Thursday, February 19, 2009

Biochar - a magic bullet?

Today, as often happens, I got carried away in my reading about matters relevant to climate change and peak oil. The trail started with an article I ripped out of The Independent a few weeks ago about how burying charcoal could be an effective way both to sequester carbon and increase the fertility of soil. I first looked up "biochar" in Wikipedia, then "terra preta" (terra preta is the fertile, black soil found on land inhabited in former centuries by Amazonian Indians) and that led me to an article from Nature (2006) entitled Black is the new green. As it happens, the Independent article is about an initiative involving Craig Sams, one of the founders of Green & Black's chocolate.

According to the Nature article, burying charcoal offers a triple gain - as well as sequestering its own carbon and improving soil fertility, the charcoal provides a favourable environment for living organisms within the soil so causing even more CO2 to be captured. It all looks too good to be true but I have no good reason to be sceptical.

For permaculturalists, who prefer not to till the soil but to plant directly, there is a problem - how do you bury the charcoal? No doubt someone will come up with an answer. How do I know about permaculturalists? I have just read Permaculture in a nutshell by Patrick Whitefield - a very slim volume but it seems like an excellent introduction to the subject leaving me eager to learn more.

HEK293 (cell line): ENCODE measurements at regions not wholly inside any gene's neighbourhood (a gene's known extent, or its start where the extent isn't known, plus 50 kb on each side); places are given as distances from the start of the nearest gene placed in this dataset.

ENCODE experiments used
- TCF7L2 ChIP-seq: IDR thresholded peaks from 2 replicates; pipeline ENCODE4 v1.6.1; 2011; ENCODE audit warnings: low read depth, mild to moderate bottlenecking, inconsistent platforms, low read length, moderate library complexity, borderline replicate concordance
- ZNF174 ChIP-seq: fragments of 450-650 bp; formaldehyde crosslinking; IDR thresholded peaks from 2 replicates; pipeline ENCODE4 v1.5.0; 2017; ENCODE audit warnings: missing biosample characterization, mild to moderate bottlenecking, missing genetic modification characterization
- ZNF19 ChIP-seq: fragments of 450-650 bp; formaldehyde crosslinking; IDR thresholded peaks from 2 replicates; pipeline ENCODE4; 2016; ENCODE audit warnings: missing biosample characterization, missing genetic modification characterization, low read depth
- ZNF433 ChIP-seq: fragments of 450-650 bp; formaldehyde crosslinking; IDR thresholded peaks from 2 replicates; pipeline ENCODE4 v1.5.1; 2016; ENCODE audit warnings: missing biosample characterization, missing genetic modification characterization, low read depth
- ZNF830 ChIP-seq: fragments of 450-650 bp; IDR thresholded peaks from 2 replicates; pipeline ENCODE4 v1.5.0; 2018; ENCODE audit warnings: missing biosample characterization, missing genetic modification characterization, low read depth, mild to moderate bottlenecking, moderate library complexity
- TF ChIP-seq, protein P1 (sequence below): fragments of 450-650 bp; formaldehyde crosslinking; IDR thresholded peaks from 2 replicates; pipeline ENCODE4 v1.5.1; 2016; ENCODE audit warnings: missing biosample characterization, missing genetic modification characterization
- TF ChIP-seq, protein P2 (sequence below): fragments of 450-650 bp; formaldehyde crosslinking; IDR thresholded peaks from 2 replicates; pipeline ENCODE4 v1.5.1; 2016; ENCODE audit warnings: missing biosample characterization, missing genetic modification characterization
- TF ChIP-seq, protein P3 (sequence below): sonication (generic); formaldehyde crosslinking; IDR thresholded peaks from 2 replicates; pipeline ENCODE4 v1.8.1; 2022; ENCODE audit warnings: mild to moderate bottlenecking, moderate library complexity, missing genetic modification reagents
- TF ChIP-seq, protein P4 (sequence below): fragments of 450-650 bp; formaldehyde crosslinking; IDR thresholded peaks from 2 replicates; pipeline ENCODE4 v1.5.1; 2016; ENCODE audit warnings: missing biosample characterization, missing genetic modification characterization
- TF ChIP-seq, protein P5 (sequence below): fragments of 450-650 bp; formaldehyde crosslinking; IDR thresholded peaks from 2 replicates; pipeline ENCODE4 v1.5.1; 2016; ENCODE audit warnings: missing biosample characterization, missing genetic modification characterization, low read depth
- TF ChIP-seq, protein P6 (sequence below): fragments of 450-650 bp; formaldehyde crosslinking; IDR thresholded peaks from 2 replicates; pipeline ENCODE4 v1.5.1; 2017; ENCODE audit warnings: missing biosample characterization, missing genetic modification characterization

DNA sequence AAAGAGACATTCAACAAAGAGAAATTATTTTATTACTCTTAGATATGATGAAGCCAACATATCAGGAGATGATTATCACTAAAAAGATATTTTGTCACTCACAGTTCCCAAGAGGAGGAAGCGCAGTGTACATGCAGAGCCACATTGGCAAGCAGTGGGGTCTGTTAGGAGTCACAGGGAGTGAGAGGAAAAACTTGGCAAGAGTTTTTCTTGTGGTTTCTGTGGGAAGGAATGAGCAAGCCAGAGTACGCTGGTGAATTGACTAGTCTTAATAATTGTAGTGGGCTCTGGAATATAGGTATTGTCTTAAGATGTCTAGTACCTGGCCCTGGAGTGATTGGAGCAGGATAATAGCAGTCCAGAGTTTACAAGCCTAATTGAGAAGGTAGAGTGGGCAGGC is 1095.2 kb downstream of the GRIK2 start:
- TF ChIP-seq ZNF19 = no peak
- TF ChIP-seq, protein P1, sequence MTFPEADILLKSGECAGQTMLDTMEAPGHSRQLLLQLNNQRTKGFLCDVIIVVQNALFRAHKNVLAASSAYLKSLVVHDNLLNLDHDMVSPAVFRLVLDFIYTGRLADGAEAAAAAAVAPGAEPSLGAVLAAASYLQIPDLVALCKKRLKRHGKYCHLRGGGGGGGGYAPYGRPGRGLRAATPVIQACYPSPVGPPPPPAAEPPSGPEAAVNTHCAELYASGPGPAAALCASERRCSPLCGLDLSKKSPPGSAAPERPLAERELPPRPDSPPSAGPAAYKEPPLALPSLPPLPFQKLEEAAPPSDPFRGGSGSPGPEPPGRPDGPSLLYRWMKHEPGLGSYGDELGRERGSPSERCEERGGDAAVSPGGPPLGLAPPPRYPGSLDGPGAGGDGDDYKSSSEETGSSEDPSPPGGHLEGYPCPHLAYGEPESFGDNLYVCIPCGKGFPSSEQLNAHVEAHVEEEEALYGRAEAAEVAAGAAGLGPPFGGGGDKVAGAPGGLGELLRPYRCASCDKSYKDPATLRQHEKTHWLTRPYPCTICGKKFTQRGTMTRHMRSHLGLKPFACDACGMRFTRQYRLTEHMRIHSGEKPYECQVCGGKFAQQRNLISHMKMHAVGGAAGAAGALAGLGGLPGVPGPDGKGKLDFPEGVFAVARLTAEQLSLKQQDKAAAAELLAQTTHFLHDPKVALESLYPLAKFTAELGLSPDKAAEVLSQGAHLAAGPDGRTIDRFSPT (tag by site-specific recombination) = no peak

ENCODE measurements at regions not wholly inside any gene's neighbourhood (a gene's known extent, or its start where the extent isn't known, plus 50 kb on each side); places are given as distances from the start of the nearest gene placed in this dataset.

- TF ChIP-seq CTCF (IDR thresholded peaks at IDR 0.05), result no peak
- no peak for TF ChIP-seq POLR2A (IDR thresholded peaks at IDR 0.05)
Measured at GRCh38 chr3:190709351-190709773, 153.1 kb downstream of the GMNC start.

While reading particularly the Wikipedia articles I was glad that I had recently taken steps to fill some appalling gaps in my scientific education. Until just over a year ago I knew very little about chemistry, never having studied it at school. My first activity following my giving up paid work was to take the Open University Discovering Science course (S103, since replaced by S104, Exploring Science). I can't call myself a scientist on the basis of that one eight-month course but I now feel a lot happier reading science literature.

More on coppicing

The day before yesterday I spent half a day doing a free taster course on coppicing at the Brinsbury campus of Chichester College, between Billingshurst and Pulborough, West Sussex. I have now been actively coppicing and pollarding for the last six weekends, interspersed with pruning (ie cutting up to six-inch thick branches off) apple trees.

The course reassured that what I was doing was broadly right and gave me some extra guidance on various points. I was particularly interested in how to protect the "stools" (what is left after coppicing) from deer. At Brinsbury they build little "wigwams" of brushwood over the stool. The wigwam erected by a fellow student and myself is probably more elaborate than is necessary but it was fun to build and reminded me of my one-time life as an architect.